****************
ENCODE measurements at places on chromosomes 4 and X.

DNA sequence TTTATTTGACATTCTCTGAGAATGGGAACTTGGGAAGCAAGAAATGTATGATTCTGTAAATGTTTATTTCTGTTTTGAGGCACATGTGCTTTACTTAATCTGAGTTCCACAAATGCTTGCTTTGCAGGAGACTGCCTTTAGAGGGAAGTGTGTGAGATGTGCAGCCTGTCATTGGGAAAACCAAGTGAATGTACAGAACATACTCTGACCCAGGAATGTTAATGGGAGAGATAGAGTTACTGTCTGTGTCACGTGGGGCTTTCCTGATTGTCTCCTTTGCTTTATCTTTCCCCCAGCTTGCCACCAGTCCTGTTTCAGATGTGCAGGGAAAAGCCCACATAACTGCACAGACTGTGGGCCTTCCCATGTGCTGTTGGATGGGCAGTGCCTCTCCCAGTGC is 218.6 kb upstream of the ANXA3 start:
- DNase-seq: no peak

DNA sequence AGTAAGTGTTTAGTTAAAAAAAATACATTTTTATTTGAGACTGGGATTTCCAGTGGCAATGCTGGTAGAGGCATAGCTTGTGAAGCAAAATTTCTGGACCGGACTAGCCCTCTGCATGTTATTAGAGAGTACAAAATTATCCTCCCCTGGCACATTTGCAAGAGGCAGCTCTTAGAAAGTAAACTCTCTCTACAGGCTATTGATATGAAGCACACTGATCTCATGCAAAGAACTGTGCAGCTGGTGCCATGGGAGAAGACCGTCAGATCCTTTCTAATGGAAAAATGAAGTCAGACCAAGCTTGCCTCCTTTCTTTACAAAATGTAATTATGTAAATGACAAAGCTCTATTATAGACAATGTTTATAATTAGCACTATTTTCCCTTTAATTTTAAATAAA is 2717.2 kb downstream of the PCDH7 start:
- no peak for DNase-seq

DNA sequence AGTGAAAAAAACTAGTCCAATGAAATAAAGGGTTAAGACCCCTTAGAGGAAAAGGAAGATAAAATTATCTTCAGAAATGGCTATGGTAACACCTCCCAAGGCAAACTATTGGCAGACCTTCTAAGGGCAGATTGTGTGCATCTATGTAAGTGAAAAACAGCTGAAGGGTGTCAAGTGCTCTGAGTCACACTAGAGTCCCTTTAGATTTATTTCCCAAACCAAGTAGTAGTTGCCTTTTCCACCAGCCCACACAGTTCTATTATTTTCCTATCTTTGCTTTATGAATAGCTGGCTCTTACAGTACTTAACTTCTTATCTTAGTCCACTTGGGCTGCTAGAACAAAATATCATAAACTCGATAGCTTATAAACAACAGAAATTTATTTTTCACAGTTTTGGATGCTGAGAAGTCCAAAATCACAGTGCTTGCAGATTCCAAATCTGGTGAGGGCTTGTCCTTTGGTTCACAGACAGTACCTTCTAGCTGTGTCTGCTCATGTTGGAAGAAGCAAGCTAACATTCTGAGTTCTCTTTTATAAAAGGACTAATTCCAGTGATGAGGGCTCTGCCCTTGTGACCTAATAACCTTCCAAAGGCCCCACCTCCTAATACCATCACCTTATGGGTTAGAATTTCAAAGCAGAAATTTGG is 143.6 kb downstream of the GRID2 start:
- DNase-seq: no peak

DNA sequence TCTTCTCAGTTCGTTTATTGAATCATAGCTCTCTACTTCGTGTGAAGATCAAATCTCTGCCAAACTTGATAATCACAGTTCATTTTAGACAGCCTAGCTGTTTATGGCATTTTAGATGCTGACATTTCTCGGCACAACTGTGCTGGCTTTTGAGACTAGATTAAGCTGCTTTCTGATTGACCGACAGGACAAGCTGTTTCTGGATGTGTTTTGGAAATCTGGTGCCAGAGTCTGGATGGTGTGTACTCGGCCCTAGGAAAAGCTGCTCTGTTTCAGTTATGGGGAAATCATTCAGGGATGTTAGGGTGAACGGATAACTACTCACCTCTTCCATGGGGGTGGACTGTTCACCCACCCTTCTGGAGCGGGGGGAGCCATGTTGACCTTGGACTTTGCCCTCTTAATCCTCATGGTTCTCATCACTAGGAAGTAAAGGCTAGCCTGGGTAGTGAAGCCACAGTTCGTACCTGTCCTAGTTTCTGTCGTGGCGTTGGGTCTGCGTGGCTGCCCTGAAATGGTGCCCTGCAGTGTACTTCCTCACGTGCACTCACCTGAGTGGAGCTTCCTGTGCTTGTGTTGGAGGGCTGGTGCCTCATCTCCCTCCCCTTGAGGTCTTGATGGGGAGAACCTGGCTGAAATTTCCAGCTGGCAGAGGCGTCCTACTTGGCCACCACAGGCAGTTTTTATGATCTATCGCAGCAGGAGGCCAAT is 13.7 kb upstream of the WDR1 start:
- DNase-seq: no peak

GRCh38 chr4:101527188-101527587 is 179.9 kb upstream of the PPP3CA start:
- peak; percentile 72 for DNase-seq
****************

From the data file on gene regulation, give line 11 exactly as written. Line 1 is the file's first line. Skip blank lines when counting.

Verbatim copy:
- peak; percentile 72 for DNase-seq